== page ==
So as soon as we were made aware of these issues that were happening, and we had been working on child safety since we first launched YouTube Kids and became aware, but we became aware of some comments. The videos were okay. The videos were not violative, but the comments with those videos were, and as soon as we were made aware of them ... The number was in the low thousands ... We removed comments off of tens of millions of videos. We basically did that almost instantly, just in an abundance of caution, to make sure that we were able to stop it.
And then in the last week, and just yesterday, we spent time looking at our policies, and we announced some really significant changes, one of which is that we are no longer going to allow comments on videos that are featuring young minors anymore, and older minors that are engaged in risky behavior. And we also launched a new classifier that has 2X the potential to find comments that we think will be problematic.
Okay. Couple questions.
”Made aware.” Why didn’t you know that? When I have a platform of my making or something, I know what’s happening on my platform. I know what’s happening in the comments. Silicon Valley in general has been sort of doing this. It’s not YouTube as much as Facebook, but it’s the excessive “I’m sorry” tour. Like, oops, sorry. Oops, sorry. Oops, sorry. And it’s the questions, like “made aware.” “We were made aware.” “We didn’t realize it.”
Talk about what goes into these platforms, and I realize the amount of video going over them. I realize how big it is. I realize the technical problem going in, but sometimes it feels as if they don’t have any sense of anyone ... It seems like they live a life that’s very safe. It’s typically white, young men, and they don’t understand the lack of safety for so many other people, not just children. So talk about that.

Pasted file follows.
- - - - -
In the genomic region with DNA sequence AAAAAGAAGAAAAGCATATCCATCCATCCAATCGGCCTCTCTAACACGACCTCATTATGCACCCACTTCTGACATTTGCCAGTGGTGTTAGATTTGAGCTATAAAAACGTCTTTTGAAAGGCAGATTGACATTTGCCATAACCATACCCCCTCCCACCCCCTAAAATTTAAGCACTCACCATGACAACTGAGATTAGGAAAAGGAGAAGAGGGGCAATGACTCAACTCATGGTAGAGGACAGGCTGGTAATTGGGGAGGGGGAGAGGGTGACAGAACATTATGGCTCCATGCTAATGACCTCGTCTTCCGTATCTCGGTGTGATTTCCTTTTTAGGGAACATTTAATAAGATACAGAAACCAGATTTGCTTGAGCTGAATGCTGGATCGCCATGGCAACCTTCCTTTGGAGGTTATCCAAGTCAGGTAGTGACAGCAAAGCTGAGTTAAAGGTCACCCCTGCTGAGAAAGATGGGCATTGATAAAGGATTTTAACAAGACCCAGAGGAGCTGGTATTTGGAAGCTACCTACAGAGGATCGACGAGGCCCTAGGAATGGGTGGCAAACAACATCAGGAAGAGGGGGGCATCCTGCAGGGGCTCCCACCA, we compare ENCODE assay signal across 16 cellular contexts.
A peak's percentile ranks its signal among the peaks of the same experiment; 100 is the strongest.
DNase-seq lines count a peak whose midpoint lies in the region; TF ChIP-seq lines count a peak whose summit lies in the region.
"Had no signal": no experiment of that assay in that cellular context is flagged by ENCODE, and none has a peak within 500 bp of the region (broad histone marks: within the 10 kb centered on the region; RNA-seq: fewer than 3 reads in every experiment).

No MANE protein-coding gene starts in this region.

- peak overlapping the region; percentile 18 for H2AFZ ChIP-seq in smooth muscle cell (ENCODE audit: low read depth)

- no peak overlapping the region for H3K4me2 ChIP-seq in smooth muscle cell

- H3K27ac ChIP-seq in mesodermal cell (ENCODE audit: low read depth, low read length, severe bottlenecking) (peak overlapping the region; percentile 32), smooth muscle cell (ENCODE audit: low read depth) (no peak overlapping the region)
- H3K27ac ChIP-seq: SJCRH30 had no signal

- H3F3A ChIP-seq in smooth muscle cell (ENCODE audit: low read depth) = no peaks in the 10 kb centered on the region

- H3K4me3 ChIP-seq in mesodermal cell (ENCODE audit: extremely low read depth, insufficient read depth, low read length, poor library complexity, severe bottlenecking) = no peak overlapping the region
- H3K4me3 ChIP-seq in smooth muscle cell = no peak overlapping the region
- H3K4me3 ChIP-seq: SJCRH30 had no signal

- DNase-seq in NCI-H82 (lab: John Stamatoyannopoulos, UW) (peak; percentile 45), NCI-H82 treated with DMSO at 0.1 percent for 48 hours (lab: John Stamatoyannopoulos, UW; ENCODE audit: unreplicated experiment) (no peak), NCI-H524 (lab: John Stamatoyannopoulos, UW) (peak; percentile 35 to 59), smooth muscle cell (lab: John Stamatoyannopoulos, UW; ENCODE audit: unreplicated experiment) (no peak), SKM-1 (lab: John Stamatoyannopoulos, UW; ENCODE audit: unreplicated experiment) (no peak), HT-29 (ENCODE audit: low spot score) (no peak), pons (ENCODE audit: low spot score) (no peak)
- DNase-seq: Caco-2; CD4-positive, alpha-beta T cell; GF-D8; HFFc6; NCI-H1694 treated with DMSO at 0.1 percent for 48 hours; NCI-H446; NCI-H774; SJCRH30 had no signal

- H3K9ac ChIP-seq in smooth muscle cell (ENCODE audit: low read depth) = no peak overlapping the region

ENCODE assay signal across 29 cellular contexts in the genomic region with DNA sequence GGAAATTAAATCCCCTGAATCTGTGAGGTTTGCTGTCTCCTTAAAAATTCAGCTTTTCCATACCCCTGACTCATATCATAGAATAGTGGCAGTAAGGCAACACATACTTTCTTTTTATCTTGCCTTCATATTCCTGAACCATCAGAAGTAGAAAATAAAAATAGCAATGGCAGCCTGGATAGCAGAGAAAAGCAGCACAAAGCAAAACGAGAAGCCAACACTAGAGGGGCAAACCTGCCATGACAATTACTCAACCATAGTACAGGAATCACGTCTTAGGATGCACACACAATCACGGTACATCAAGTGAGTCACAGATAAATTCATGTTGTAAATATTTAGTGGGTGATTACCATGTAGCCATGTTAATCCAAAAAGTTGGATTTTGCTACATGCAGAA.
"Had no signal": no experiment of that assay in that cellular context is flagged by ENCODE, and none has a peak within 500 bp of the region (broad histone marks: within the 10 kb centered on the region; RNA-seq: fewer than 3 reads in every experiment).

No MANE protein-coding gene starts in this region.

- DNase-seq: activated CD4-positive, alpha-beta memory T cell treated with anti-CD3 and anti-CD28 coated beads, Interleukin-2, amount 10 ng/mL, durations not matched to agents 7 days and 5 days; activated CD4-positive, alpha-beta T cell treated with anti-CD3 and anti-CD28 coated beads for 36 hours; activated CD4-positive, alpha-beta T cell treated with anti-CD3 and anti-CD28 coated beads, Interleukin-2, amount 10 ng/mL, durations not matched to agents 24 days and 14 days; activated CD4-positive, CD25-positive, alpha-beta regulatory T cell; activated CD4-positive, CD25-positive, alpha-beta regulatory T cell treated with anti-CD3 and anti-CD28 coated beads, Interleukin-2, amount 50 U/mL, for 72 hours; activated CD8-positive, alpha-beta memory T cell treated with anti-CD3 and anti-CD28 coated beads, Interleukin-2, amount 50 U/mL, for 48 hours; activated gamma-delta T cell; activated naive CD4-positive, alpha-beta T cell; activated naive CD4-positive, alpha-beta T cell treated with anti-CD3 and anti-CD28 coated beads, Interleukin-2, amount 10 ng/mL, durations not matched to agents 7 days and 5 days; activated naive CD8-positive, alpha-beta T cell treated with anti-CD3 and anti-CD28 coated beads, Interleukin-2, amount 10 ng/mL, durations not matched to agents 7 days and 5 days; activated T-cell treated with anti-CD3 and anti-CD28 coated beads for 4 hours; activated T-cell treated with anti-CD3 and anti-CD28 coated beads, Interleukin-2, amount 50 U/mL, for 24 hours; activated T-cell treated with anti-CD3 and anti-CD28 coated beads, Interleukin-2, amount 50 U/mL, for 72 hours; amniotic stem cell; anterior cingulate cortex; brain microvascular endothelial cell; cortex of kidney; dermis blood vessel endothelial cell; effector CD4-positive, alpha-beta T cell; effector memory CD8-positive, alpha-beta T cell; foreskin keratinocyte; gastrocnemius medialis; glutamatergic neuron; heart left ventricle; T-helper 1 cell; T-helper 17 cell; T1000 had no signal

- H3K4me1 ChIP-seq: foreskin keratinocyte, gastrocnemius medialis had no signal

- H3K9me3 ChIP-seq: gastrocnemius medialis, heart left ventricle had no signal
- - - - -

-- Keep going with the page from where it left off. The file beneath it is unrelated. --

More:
Yeah. Well, so I will say we have been very focused on child safety. It wasn’t like we were suddenly made aware and then we started focusing on child safety or comments. We have been doing that for the last couple years. The reason we were actually able to launch a classifier that had double the capacity is because we had been working on that to make sure that we were able to remove those comments. So all of this has been ongoing work.
The policy change to say we are no longer going to allow comments on minors, featuring young minors is ... We’re a platform that is really balancing between freedom of speech and also managing with our community guidelines. I think there are going to be many young people out there that are going to be upset because they’re going to feel like they’re posting videos and they no longer have the ability to use comments in the way that other creators can to be able to get feedback on their videos about what’s useful, what went well, what should their next video be about, what was successful.
And so this change took away some of the ability of people who are innocent, young people who are innocent who are posting, or their parents who are posting videos. In the end, that was a trade-off that we made because we felt like we wanted to make sure that protecting children was our No. 1 priority.